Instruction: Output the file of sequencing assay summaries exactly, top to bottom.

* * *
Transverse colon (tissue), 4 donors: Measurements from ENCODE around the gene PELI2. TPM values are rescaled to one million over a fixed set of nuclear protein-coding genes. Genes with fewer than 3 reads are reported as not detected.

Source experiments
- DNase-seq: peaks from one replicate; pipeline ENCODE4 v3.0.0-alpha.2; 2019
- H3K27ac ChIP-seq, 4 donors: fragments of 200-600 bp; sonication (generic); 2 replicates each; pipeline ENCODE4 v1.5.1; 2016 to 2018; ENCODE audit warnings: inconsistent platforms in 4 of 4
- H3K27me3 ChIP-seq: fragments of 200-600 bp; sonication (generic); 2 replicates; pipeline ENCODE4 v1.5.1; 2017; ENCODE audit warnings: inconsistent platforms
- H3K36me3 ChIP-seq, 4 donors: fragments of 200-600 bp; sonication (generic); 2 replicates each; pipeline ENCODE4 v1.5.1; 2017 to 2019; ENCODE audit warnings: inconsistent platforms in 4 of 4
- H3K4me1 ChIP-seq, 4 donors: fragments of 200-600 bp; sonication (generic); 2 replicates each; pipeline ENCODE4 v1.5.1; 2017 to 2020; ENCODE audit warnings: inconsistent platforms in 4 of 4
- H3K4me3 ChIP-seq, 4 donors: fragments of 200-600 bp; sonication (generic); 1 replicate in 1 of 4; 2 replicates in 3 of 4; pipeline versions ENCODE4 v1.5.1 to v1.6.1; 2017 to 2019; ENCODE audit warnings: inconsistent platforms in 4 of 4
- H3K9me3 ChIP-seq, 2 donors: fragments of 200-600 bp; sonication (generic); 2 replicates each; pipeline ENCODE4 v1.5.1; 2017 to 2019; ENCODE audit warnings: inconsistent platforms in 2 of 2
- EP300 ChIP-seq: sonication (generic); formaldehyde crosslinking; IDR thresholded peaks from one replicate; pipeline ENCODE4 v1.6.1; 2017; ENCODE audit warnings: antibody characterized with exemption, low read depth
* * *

Transverse colon (tissue), 4 donors: Measurements from ENCODE around the gene PELI2. TPM values are rescaled to one million over a fixed set of nuclear protein-coding genes. Genes with fewer than 3 reads are reported as not detected.

Source experiments
- DNase-seq: peaks from one replicate; pipeline ENCODE4 v3.0.0-alpha.2; 2019
- H3K27ac ChIP-seq, 4 donors: fragments of 200-600 bp; sonication (generic); 2 replicates each; pipeline ENCODE4 v1.5.1; 2016 to 2018; ENCODE audit warnings: inconsistent platforms in 4 of 4
- H3K27me3 ChIP-seq: fragments of 200-600 bp; sonication (generic); 2 replicates; pipeline ENCODE4 v1.5.1; 2017; ENCODE audit warnings: inconsistent platforms
- H3K36me3 ChIP-seq, 4 donors: fragments of 200-600 bp; sonication (generic); 2 replicates each; pipeline ENCODE4 v1.5.1; 2017 to 2019; ENCODE audit warnings: inconsistent platforms in 4 of 4
- H3K4me1 ChIP-seq, 4 donors: fragments of 200-600 bp; sonication (generic); 2 replicates each; pipeline ENCODE4 v1.5.1; 2017 to 2020; ENCODE audit warnings: inconsistent platforms in 4 of 4
- H3K4me3 ChIP-seq, 4 donors: fragments of 200-600 bp; sonication (generic); 1 replicate in 1 of 4; 2 replicates in 3 of 4; pipeline versions ENCODE4 v1.5.1 to v1.6.1; 2017 to 2019; ENCODE audit warnings: inconsistent platforms in 4 of 4
- H3K9me3 ChIP-seq, 2 donors: fragments of 200-600 bp; sonication (generic); 2 replicates each; pipeline ENCODE4 v1.5.1; 2017 to 2019; ENCODE audit warnings: inconsistent platforms in 2 of 2
- EP300 ChIP-seq: sonication (generic); formaldehyde crosslinking; IDR thresholded peaks from one replicate; pipeline ENCODE4 v1.6.1; 2017; ENCODE audit warnings: antibody characterized with exemption, low read depth